--In terms of long-range missile defense systems, “‘the success rate of the GMD systems in flight intercept tests has been dismal,’ says former director of operational testing for the Pentagon, Philip Coyle. Our chances of intercepting a threat missile, even under ideal conditions, are basically ‘as good as a coin toss,’ admits the former head of the Missile Defense Agency, retired Lt. Gen. Trey Obering.” Cirincione concludes: “North Korea’s ballistic missile threat is real. We need to know if our missile defenses are for real.” Full article here.

Tweet - @Cirincione: I summarize my missile defense article for @DefenseOne in under 60 seconds [video]

See also - “Defending Against a North Korean Missile [video]” by Robin Stein and Drew Jordan for The New York Times here.

Ploughshares Fund in the news - Ploughshares Fund President Joe Cirincione was on Bloomberg talking about North Korea - watch here. Ploughshares Fund Mellon-ACLS Fellow John Carl Baker talked about building momentum for a social justice-driven nuclear disarmament movement with Beatrice Fihn on Radio Open Source with Christopher Lydon here. Talking about President Trump’s UN agenda is Ploughshares Fund’s Philip Yun on CTV News here.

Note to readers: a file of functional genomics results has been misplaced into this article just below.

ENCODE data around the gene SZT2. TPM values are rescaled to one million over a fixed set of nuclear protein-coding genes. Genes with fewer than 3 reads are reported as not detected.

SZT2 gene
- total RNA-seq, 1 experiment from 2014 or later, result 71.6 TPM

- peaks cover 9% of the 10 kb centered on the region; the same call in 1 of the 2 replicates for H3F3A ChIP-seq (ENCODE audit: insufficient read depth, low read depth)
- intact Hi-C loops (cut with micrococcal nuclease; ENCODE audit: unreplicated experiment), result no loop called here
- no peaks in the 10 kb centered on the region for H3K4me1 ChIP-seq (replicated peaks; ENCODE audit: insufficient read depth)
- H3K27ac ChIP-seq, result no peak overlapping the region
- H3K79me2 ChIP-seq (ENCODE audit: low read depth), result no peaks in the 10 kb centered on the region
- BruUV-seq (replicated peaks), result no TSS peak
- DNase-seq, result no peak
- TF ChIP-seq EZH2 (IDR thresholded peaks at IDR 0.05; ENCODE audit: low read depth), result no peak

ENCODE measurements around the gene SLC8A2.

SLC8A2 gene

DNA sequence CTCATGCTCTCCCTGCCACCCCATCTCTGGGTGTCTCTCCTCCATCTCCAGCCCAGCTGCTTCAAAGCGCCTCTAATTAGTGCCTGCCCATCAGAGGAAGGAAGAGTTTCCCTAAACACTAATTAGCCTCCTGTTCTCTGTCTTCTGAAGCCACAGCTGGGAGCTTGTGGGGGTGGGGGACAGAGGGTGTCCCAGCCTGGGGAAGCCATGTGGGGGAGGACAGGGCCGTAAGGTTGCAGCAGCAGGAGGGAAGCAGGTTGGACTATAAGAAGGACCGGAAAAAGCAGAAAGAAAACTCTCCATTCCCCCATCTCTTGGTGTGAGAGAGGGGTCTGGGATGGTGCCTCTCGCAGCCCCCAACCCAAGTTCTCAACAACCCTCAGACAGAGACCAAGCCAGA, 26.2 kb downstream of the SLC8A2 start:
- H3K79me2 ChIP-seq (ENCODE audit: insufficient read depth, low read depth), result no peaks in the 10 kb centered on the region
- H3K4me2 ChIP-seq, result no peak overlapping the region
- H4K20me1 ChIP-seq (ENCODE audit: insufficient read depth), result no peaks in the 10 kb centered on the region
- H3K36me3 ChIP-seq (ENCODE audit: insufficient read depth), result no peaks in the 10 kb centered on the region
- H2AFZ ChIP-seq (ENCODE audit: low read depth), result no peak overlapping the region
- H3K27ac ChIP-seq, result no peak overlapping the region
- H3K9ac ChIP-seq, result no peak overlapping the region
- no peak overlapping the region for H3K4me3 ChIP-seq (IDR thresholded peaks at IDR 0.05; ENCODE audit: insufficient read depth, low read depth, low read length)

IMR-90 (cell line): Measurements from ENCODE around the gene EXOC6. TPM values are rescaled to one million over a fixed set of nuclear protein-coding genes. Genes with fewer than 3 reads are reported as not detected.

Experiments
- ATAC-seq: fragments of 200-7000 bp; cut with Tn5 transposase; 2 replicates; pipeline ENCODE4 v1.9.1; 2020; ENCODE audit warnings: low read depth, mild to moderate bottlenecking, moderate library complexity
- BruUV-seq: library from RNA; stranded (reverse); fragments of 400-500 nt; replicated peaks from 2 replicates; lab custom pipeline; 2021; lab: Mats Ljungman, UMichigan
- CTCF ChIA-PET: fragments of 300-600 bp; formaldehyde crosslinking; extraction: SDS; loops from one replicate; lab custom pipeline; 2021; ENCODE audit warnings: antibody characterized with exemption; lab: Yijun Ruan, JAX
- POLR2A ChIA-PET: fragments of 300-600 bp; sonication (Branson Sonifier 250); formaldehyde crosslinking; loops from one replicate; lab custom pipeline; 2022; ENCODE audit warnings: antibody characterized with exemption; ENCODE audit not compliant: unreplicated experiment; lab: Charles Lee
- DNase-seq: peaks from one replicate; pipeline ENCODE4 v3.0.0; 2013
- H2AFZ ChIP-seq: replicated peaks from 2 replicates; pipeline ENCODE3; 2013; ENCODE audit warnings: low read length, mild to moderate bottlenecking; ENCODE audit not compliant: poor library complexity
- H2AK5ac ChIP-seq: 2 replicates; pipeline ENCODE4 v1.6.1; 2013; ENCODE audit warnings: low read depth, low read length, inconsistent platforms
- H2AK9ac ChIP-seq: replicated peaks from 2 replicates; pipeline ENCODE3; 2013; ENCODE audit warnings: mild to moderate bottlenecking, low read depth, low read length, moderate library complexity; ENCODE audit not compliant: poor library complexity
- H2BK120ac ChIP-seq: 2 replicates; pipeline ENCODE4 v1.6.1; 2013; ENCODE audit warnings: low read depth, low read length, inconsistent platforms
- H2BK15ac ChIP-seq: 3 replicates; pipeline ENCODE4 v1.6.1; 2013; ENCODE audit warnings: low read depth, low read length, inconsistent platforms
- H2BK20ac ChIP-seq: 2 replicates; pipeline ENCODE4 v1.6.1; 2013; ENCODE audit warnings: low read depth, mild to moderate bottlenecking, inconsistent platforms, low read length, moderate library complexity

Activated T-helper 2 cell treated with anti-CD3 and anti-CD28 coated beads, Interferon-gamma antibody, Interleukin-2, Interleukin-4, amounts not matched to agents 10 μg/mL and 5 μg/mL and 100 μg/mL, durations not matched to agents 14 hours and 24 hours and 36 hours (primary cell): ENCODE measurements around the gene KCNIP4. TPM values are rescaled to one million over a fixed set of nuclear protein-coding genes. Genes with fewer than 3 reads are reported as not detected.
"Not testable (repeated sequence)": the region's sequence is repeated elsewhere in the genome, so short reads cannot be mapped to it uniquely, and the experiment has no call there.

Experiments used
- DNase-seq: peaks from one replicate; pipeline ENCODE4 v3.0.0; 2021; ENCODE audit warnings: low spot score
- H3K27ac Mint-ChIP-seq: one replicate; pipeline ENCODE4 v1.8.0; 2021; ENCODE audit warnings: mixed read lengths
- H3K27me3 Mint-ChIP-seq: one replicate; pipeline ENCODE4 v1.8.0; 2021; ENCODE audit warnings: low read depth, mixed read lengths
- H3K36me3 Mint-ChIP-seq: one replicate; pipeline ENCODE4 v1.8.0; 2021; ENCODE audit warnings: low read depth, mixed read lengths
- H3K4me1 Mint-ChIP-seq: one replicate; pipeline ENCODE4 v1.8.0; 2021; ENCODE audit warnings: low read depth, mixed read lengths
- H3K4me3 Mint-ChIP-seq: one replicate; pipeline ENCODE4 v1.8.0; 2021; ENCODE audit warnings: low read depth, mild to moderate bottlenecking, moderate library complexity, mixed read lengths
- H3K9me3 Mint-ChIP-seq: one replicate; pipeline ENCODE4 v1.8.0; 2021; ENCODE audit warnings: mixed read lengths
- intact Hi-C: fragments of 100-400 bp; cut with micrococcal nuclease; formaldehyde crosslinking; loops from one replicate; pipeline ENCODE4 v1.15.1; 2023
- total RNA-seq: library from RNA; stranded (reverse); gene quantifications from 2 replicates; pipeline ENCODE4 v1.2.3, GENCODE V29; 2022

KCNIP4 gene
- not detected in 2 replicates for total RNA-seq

Europeans urge support for Iran Deal - “Ahead of President Trump's speech to the U.N. General Assembly this week, more than 70 top European officials signed a statement urging the United States to re-certify that Iran is in compliance with the 2015 nuclear deal,” writes Melissa Etehad for Los Angeles Times. “The European statement said that while it wants to address U.S. concerns over Iran's nuclear ambitions, it would be ‘unwarranted’ for it not to certify that Iran is in accordance with the terms of the agreement. The statement urged Trump and the U.S. Congress to ‘accept that the fastest path to an Iranian nuclear weapon would be to undermine this agreement.’ It said that not re-certifying Iran would damage the United States' credibility with Europe.”